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Remarks at Building Science, Technology and Innovation Conference, Washington, D.C., February 14, 2007( 2007-02-14) Wolfowitz, PaulPaul Wolfowitz, President of the World Bank, convened a forum to discuss strategies, programs, and policies for building science, technology, and innovation (STI) capacity to promote sustainable growth and poverty reduction in developing countries. He remarked that if you want to deal with poverty, you better keep science and technology and innovation, maybe especially innovation, in the picture. Education is a major ingredient of success, and investing in people, what economists like to call human capital, is one of the biggest contributors to growth and poverty reduction. Wolfowitz focused on upgrading technology and capturing the latecomer’s advantage; the role of research and development; and reversing the brain drain.
Publication( 2005-10-14) Wolfowitz, PaulPaul Wolfowitz, President of the World Bank, noted that China has shown astonishing resolve in the last 25 years in fighting poverty, with remarkable progress to show for it. With similar resolve, China can successfully work with the Bank and with other partners to overcome the remaining development challenges it faces today: battling continued poverty, confronting environmental decline, and lowering barriers to global trade. He commented that the upcoming meeting of the G-20 presents a vital opportunity for China and the international community to redress the imbalances in the global economy, to create a more stable and equitable world for future generations. It is the first time that China is hosting this meeting of the G-20-and this is appropriate evidence of China's growing role as a major force in the global economy. The decisions at that meeting can make a difference for the world's poor--between a life of deprivation and suffering or a future with dignity and opportunity.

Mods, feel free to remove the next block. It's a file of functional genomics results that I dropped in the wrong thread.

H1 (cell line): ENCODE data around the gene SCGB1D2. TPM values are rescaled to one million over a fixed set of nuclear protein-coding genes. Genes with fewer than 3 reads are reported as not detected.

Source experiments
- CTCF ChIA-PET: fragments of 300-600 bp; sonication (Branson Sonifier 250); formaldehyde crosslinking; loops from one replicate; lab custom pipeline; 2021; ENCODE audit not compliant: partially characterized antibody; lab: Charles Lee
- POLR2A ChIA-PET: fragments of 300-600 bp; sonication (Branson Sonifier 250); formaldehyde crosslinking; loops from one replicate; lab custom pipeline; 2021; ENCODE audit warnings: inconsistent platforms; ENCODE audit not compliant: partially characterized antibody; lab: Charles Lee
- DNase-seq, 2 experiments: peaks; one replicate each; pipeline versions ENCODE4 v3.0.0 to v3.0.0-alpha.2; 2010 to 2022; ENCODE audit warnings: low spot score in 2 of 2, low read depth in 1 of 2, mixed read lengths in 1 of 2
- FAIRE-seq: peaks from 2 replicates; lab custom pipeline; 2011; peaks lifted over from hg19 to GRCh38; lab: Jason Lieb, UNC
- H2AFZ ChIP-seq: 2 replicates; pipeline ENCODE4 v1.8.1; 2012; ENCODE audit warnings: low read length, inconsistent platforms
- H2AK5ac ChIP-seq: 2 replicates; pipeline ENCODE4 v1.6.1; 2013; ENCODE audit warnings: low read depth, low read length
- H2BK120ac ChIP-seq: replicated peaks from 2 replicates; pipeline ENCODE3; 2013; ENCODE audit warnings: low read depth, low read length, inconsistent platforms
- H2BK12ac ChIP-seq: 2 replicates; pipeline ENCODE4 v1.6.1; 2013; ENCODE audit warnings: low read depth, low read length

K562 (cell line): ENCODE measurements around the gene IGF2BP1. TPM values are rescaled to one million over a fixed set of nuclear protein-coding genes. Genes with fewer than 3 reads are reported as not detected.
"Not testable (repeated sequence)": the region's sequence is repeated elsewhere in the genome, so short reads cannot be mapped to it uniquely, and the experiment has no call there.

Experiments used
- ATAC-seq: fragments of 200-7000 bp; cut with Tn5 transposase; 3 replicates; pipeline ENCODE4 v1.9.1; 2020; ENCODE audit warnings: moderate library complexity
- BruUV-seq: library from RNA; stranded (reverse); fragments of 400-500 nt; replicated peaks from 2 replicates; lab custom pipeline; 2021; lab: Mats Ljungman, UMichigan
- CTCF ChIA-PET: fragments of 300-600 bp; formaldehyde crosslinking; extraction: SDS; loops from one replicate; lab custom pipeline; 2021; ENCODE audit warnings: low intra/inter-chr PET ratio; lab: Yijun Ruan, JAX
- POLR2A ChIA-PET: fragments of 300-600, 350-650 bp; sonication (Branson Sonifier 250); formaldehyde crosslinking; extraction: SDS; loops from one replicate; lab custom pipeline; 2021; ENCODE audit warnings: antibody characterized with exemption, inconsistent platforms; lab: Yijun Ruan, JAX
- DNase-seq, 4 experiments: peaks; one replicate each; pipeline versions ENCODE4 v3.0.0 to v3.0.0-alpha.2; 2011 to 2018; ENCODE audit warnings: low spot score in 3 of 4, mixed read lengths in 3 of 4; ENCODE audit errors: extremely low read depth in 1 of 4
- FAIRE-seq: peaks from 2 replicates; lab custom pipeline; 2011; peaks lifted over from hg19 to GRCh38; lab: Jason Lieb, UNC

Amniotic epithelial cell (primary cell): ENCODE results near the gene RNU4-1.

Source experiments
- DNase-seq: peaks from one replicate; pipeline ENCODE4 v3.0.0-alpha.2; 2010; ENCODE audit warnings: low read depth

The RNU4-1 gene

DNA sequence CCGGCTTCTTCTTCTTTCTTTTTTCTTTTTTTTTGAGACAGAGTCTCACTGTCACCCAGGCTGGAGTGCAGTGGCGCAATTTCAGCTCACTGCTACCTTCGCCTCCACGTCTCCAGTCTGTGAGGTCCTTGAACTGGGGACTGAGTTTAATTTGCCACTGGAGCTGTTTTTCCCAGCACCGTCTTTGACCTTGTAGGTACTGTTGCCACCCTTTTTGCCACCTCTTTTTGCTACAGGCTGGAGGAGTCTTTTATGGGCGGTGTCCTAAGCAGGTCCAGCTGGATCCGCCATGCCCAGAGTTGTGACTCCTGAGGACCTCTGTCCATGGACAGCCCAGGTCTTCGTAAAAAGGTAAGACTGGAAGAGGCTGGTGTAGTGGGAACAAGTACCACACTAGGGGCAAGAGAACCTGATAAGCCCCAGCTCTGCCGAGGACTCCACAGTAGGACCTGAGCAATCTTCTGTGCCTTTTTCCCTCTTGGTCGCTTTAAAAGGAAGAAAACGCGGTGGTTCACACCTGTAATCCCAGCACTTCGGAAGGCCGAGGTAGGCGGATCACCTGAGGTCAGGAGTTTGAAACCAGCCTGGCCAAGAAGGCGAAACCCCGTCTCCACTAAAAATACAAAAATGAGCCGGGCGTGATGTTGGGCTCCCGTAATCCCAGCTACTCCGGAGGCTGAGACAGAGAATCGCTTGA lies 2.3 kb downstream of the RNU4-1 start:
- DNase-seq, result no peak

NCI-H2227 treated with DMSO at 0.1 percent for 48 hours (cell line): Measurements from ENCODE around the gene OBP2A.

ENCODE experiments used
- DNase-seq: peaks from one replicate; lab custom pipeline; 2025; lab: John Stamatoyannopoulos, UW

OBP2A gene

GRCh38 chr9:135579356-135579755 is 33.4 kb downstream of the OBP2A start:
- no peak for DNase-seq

Publication( 2005-10-12) Wolfowitz, PaulPaul Wolfowitz, President of the World Bank, complimented the impressive work of agencies like the Japan International Cooperation Agency and the Japan Bank for International Cooperation. Japan is a big player everywhere in the world. The World Bank depends heavily on Japanese financial markets for borrowing. Today, Japan is a major market for developing countries and a major source of development assistance. Developing countries will need assistance to help their entrepreneurs take advantage of new trade opportunities. A swift and meaningful conclusion to the Doha round is essential if the Bank is to win the fight against poverty, disease, and hunger.